We asked Matt’s dad (otherwise known as “Le Grand Poire”) to do a blog whilst he stayed with us in January to mark his 80th birthday – so here it is!
Grandpa’s Chez Devalon Blog, January 2012
Oh the joys of the Mystery Tour! I was supposed to be in Buxton – the only place in Britain north of the Arctic Circle – instead here I am, having been taken on to the sunny Dordogne. Oh Mr. Porter….. thank you for that! It was my eightieth birthday that provoked this happiness. My scheming wife Peta and wicked daughter-in-law, Wendy are the ones I have to thank for organising this joyous deception. Between them they engineered things so that I’d spend my birthday, 5th January, please note, in the ample bosom of my family.
On arrival here I was greeted warmly by Matthew and Wendy and my grandsons: Oliver, Adam and Harry. Also offering me a moist nose and welcoming meow were Tache the dog and Mimi the little black cat. Peta and I have been taking Tache for a walk each morning since our arrival. We follow the narrow road which winds between field and woods. Often we meet no-one on our two mile round trip. Sometimes a deer emerges from the woods and runs across the fields to seek fresh cover. There is plentiful birdsong to fill the air with music as we go on our way. At the moment the fields are either ploughed ready for spring sowing or green with winter wheat. As we go through woodland areas, enticing paths open up through the trees. One would like to explore but in doing so would probably fall over and cause the family trouble getting me out again. Ah, what it is to have grown old, and almost sensible.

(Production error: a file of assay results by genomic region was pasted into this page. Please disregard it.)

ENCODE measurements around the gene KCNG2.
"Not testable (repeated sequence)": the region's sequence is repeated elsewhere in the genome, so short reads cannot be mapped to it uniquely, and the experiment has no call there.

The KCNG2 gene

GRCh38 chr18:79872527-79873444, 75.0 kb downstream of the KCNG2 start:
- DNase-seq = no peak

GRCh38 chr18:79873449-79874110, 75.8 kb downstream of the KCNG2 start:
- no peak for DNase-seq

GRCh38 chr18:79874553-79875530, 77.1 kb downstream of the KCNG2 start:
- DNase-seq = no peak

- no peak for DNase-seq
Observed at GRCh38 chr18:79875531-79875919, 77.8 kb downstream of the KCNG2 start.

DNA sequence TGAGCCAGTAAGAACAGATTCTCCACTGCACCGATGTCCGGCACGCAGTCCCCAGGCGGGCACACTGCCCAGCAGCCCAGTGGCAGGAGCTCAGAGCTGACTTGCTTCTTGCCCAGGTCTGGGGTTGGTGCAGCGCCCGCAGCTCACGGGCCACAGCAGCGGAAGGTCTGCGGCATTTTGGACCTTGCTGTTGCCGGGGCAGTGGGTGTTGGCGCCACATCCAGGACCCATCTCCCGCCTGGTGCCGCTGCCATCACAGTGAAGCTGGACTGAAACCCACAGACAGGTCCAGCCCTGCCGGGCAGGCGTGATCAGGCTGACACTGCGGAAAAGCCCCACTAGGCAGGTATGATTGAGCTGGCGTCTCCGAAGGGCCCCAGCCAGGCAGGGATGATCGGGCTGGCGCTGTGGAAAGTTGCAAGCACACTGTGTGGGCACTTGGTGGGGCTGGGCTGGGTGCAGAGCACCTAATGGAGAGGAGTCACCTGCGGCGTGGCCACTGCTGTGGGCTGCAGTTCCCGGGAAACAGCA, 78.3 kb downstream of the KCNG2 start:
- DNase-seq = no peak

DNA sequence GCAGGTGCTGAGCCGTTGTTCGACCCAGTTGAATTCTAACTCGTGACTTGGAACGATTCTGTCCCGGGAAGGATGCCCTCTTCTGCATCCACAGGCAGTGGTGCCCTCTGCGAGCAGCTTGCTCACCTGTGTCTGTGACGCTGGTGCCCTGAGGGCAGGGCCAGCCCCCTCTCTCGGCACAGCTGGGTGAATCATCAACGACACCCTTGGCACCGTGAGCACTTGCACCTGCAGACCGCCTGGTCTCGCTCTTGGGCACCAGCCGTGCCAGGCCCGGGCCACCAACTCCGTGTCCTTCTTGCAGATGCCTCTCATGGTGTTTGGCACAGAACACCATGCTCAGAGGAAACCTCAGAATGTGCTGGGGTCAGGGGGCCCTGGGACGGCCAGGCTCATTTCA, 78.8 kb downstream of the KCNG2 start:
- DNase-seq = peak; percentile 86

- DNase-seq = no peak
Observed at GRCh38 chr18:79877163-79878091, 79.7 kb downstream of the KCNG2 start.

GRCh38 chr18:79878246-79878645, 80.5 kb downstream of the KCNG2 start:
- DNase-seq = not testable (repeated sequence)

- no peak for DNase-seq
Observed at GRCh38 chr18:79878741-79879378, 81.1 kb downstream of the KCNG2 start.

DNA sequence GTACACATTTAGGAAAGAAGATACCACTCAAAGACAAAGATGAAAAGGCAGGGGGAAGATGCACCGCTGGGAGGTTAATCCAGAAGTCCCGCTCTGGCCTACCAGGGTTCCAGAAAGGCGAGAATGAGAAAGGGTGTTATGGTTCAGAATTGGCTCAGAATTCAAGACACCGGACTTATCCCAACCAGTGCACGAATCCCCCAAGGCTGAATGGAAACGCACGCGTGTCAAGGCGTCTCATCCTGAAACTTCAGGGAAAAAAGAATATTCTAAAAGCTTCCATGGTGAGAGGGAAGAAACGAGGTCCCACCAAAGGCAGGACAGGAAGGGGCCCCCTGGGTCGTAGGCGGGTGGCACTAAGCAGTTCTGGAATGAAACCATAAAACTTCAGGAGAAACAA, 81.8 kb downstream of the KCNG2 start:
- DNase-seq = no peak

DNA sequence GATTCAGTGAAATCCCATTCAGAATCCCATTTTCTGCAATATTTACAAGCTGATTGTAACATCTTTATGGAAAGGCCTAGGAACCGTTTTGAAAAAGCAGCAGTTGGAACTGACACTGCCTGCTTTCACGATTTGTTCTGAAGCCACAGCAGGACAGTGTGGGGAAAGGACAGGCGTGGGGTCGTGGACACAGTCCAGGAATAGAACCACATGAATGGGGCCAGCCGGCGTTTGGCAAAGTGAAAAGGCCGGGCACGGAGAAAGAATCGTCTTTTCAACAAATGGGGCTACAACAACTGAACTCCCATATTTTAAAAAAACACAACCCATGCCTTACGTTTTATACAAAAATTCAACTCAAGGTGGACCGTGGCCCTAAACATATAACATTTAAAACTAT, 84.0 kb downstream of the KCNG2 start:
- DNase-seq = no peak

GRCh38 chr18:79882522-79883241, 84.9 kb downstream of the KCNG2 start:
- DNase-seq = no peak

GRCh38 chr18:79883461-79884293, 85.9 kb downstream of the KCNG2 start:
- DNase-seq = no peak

One’s days are passed very pleasantly. There is mooching about to be done around the small estate. There are the sheep to observe, who repay the observation with dour looks of their own. There are the musical pigs to be enjoyed as they snort and grunt between bouts of truffle hunting in their extensive quarters under the trees, and there are the hens to be seen going about their daily routine. The vegetable garden and polytunnel are there to be admired, so far the growth is largely of brassicas, but more planting will happen as winter slips into spring – which it seems to be doing early this year.
During our present stay we have had several fine days with golden sunshine chasing away the valley mists. By lunchtime it has often been warm enough to eat outside – a delightful gift to those of us Northern-dwellers who have been trapped in gloom for most of the winter.
The afternoons present abundant opportunities for action if one is so inclined – or inaction if one prefers that! My favorite Spanish festival has increasingly become the Siesta. Nothing better than a rest with a good book I say (I know there are dozens of good books available here because I’ve brought most of them here myself!).
The evenings are perhaps the jewels of the Chez Devalon days. We assemble at the table to eat the delicious meals provided by Wendy. There are usually cheering quantities of wine or beer to wash down the nourishing victuals. Afterwards there is chat and occasionally music and song to enjoy, guitars, mouth organs, drums and even a clarinet can magically appear to add variety to the celebration.
Sadly tomorrow is our last day, the time when my glorious mystery trip will come to an end. It’s onto the Wednesday Ryanair flight from Limoges and back to Blighty. It would be boohoo time for me were it not for the fact that, God giving me the legs, I shall return to these blessed parts soon.
Best wishes, Grandpa David